Columns/Opinions

Thu
19
Oct

Prevention requires a lot of effort

Most of us believe in prevention but we don't always practice it An ounce of prevention is worth a pound of cure we've heard before. The best way to keep a car healthy is faithful service. Changing the oil, taking care of the transmission and replacing parts are all part of the long term game.

 

Our bodies are the same way. A friend of mine joked at 76, "If I had known I would live this long I would have taken better care of myself." The problem is he died at about 77 and spent the last few years of his life not walking much due to his thirty plus years of smoking cigarettes that had devastated his lungs.

 

 

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Thu
19
Oct

Why all the fuss over a mud fort?

By Bartee Haile

 

A small company of Texas rebels rode out of Goliad on Oct. 24, 1835 with orders to attack the government garrison at Fort Lipantitlan. As conceived by Capt. Philip Dimitt during the early days of the independence uprising, the Lipantitlan Expedition had two important objectives:

 

the rescue of a couple of rebel prisoners and the destruction of the strategic fortification on the Nueces River. And by “destruction” Dimitt made it crystal clear to Ira Westover that he meant the death or capture of each and every defender.

 

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Thu
12
Oct

Austin spends many months in Mexican dungeon

Arriving in Mexico City on Oct. 15, 1834, attorneys Peter W. Grayson and Spencer H. Jack went right to work to finally end Stephen F. Austin’s nine-month nightmare.

The cause of the confinement was a letter Austin wrote in the heat of the moment the previous October. Exasperated by the refusal of the central government to grant Texas statehood, the empressario encouraged the San Antonio ayuntamiento or city council to lay the groundwork for the forbidden regime in open defiance of the shortsighted policy.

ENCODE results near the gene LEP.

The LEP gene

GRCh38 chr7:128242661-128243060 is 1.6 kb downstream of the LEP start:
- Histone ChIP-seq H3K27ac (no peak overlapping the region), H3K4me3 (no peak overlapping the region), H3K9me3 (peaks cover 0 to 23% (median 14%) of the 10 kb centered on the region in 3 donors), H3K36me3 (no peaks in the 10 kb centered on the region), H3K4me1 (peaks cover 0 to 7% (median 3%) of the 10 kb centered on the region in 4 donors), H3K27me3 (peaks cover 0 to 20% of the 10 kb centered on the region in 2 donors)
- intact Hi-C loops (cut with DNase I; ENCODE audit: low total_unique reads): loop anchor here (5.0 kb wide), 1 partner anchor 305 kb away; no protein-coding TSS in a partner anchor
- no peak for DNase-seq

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Thu
12
Oct

Abbott, Texas delegation ask Congress for hurricane relief funds

AUSTIN — Gov. Greg Abbott and members of Lone Star State’s congressional delegation last week signed a letter seeking $18.7 billion in Texasspecific Hurricane Harvey relief and recovery funding in the next federal supplemental appropriations bill.

Meanwhile, the Texas Department of Emergency Management Commission is working with county judges and mayors to secure funding and resources requested by those local officials.

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Tue
10
Oct

Baby brother added to gunfighter’s troubles

When a drinking buddy tried to throw him out in the street in his birthday suit on the night of Sep. 6, 1868, hot-tempered Billy Thompson plugged the prankster and headed for the hills.

A famous gunfighter with a reputation matched only by John Wesley Hardin and Bill Longley, Ben Thompson was a walking bull’s-eye for every barroom braggart out to make a name for himself. Staying alive was tough enough without having to look out for his baby brother.

Inseparable since childhood, the Thompson boys did not let a little thing like the Civil War come between them. Billy enlisted in the Confederate Army at 16 in order to stick close to his protective sibling, and they spent the conflict far from the front fleecing fellow soldiers in crooked card games.

 

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Thu
05
Oct

Rep. Brian Babin: Together, we will rebuild and come back stronger